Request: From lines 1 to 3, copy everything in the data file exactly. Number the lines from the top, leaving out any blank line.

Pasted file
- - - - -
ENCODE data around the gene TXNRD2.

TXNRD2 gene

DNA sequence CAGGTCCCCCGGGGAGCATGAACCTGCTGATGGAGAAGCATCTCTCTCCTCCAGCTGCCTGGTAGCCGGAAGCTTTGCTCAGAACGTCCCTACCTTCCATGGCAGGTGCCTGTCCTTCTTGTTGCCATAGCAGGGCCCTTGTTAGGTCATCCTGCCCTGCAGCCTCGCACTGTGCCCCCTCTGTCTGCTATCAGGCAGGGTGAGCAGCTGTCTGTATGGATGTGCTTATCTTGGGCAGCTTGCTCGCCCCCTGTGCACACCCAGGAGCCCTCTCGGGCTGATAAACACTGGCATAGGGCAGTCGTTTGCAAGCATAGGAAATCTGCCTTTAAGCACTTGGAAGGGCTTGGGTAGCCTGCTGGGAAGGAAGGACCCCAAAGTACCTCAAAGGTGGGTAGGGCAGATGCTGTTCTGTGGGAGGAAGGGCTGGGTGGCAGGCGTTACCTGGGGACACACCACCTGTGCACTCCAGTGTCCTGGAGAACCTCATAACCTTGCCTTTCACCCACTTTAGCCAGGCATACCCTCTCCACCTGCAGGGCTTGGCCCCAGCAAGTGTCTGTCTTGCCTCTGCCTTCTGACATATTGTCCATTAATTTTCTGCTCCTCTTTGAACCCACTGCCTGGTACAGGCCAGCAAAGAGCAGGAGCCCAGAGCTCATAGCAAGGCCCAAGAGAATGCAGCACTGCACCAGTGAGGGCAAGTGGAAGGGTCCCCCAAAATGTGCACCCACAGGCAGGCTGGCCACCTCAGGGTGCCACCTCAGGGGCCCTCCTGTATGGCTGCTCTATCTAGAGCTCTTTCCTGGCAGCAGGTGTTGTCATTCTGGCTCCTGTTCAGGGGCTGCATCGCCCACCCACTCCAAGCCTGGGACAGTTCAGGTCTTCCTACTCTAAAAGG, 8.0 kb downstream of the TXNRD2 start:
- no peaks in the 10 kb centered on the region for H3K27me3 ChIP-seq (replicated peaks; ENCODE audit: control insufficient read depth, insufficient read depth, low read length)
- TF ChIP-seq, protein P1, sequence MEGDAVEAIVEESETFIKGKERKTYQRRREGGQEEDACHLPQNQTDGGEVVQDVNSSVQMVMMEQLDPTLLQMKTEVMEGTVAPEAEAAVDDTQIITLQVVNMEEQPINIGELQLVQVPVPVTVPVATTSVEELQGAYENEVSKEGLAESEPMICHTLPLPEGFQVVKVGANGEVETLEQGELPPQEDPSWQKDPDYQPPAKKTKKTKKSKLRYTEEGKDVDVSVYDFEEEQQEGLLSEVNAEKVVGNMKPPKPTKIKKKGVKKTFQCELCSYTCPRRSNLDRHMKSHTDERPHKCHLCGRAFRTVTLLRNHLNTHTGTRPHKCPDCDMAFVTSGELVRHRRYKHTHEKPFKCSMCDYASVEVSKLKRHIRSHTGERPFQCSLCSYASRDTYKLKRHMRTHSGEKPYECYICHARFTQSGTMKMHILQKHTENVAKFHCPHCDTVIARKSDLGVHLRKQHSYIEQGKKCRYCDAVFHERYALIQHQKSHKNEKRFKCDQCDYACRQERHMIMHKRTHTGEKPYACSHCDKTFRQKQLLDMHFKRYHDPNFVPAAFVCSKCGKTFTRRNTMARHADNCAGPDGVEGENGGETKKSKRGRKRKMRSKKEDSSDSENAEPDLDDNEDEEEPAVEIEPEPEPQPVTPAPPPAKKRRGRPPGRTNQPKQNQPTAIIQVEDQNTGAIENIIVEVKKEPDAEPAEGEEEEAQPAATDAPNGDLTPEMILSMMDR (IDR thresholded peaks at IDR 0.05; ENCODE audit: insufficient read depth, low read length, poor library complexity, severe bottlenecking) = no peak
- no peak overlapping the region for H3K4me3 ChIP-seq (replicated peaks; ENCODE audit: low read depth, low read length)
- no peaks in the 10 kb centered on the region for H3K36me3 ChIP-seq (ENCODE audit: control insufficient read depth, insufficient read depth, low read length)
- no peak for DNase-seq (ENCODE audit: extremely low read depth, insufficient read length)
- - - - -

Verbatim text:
ENCODE data around the gene TXNRD2.

TXNRD2 gene

DNA sequence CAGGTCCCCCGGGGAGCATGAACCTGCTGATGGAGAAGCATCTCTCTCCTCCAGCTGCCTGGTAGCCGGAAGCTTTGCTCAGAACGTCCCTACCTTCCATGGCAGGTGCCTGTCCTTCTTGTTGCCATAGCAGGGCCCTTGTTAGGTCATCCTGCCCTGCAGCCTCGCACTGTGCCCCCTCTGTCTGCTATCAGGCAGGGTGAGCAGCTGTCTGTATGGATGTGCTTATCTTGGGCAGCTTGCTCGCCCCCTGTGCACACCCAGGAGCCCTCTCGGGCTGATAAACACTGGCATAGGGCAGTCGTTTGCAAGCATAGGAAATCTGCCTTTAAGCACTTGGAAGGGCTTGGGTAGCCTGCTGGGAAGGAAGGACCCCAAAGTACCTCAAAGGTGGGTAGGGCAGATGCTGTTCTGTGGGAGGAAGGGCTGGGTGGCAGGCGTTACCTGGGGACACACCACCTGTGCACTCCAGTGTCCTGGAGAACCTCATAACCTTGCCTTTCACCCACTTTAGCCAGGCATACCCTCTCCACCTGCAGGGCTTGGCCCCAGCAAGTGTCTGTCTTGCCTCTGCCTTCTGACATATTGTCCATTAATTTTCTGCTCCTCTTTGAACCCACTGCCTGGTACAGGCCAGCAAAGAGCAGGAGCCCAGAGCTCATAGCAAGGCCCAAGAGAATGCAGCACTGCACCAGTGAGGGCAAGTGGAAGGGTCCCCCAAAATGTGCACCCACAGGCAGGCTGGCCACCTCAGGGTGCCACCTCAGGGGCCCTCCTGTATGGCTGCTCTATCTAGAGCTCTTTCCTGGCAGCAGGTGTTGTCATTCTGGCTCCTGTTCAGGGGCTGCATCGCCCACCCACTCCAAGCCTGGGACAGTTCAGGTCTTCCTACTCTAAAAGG, 8.0 kb downstream of the TXNRD2 start: